Syme, at a crisis of his morbid fears for humanity, seemed stung by the mere stolidity of the automatic official, a mere bulk of blue in the twilight.
“A good evening is it?” he said sharply. “You fellows would call the end of the world a good evening. Look at that bloody red sun and that bloody river! I tell you that if that were literally human blood, spilt and shining, you would still be standing here as solid as ever, looking out for some poor harmless tramp whom you could move on. You policemen are cruel to the poor, but I could forgive you even your cruelty if it were not for your calm.”
“If we are calm,” replied the policeman, “it is the calm of organized resistance.”
“Eh?” said Syme, staring.
I will not insult you by elucidating each of the many excellences of English prose evidenced in that brief passage. Rather, I will say that the passage also evidences the many levels of complexity in the tale, though I will amplify later; for now, consider only how the scene signifies if the policeman is interpreted symbolically as a priest, a member of “God’s constabulary.”
For plot, you must, I fear, just take my word for it—as I try mightily not to “spoil” new readers’ potential enjoyments—that the tale is full of clever twists and turns and surprises, and is indeed one continuing process of revealing boxes within boxes within boxes within….
Of the four basic elements of pleasing in a tale, setting is perhaps the least important in Chesterton, because the setting is always, by design, the world of the familiar—indeed, of what has become too familiar—and hence requires little but evocation. It is thus a debatable point whether Chesterton’s fine evocations fall under the rubric of “setting” or of language use:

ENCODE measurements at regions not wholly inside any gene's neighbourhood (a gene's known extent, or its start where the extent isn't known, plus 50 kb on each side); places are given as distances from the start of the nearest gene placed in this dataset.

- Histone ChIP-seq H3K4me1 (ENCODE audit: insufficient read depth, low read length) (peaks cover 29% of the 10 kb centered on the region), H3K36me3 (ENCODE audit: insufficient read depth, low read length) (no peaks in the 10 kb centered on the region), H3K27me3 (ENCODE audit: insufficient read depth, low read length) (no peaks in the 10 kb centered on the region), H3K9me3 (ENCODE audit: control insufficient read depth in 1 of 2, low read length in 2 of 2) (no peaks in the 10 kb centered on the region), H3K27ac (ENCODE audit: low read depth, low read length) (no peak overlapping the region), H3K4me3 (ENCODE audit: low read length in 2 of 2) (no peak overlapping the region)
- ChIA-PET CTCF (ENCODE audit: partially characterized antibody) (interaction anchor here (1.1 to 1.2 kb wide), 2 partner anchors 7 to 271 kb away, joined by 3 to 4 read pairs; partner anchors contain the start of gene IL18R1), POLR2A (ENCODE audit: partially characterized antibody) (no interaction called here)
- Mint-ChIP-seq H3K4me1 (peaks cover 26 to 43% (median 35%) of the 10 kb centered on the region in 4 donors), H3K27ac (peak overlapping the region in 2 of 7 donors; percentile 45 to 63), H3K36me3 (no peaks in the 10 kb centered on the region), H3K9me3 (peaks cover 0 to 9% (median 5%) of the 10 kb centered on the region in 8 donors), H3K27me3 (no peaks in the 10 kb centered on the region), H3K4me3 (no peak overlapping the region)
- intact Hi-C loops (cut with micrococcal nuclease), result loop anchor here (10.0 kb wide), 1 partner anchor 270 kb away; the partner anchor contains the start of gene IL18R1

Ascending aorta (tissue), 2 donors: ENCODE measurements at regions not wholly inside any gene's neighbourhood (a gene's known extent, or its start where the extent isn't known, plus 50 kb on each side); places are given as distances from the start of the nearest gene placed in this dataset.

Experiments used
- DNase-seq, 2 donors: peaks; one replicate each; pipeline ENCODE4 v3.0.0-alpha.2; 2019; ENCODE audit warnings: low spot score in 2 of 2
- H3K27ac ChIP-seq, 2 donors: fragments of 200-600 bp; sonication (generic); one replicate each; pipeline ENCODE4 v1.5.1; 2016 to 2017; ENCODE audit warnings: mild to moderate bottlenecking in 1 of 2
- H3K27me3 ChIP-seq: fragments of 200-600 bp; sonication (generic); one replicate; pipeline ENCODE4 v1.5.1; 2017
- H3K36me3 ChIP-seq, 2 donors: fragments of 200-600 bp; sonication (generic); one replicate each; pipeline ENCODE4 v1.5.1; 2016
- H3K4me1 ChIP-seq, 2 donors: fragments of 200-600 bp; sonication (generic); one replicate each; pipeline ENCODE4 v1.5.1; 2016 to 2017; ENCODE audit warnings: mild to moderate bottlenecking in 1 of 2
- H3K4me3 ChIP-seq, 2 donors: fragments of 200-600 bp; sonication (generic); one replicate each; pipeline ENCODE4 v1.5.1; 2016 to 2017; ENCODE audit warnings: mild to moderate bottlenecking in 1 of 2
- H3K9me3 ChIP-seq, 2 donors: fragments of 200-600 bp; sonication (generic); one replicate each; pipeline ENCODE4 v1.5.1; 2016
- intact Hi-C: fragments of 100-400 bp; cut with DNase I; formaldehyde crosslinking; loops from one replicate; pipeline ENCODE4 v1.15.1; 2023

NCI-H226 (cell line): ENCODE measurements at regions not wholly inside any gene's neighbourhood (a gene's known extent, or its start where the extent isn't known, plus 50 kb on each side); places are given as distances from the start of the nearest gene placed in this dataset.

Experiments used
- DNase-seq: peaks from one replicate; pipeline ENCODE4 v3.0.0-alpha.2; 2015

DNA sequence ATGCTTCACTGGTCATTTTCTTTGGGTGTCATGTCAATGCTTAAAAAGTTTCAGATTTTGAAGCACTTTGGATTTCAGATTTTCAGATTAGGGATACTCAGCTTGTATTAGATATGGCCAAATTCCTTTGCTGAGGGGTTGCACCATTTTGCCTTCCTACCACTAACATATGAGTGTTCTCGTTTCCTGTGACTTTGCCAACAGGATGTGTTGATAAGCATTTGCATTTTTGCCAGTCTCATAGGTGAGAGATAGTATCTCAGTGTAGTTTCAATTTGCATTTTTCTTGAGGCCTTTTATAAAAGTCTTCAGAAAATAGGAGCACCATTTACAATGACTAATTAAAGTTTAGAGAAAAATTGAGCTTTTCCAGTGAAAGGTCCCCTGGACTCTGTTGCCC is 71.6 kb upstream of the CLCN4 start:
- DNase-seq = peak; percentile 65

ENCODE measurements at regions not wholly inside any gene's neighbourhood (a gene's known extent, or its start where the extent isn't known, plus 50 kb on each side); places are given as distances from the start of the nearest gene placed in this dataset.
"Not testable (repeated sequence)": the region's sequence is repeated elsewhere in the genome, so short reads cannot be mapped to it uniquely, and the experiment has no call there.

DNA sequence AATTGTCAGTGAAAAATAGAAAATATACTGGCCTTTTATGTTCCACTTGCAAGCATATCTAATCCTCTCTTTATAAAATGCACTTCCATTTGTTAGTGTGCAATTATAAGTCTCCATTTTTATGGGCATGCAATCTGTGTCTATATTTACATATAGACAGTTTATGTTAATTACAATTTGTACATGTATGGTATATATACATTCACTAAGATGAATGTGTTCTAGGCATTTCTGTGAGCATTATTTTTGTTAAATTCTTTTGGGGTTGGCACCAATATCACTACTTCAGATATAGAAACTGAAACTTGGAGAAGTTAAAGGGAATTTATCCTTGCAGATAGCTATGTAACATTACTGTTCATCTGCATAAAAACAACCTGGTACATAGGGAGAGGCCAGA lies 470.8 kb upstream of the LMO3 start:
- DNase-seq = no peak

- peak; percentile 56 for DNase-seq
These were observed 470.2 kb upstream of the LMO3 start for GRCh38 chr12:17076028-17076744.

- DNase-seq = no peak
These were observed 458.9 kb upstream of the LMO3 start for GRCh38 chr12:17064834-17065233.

The stranger who looked for the first time at the quaint red houses could only think how very oddly shaped the people must be who could fit into them. Nor when he met the people was he disappointed in this respect.
In characterization, Chesterton is a curious combination of strengths and weaknesses. The weaknesses all flow from his tales’ being, in effect, protracted parables, meaning that the characters inhabiting them must, to some not negligible degree, be conditioned to be what the parable requires to proceed. The strengths proceed from Chesterton’s apparently innate inability to scamp reality and naturalness: he simply cannot do a flat, cardboard character. So, within the constraints of the requirements on them, we find Chesterton’s people, however odd (and most are very odd), surprisingly and refreshingly real. On occasion, one or another will make a speechified declamation on Chesterton’s behalf, but not so very often and, when found, not so very hard to take. (Actually, the greatest weakness of such declamations is that, in our day, their oratorical tone is hard to accept—I suspect that in Chesterton’s time, it was less so.)
But, however fascinating, engaging, and entertaining Chesterton’s tales are as tales, we must recognize them as being, at bottom, polemics. (Chesterton thus becomes a one-word answer to the question of whether or not a fundamentally polemic work can be literature of quality.) Chesterton’s main purpose is to stimulate our mental processes; he takes care to give us delights along the way because giving delight is innate in the man.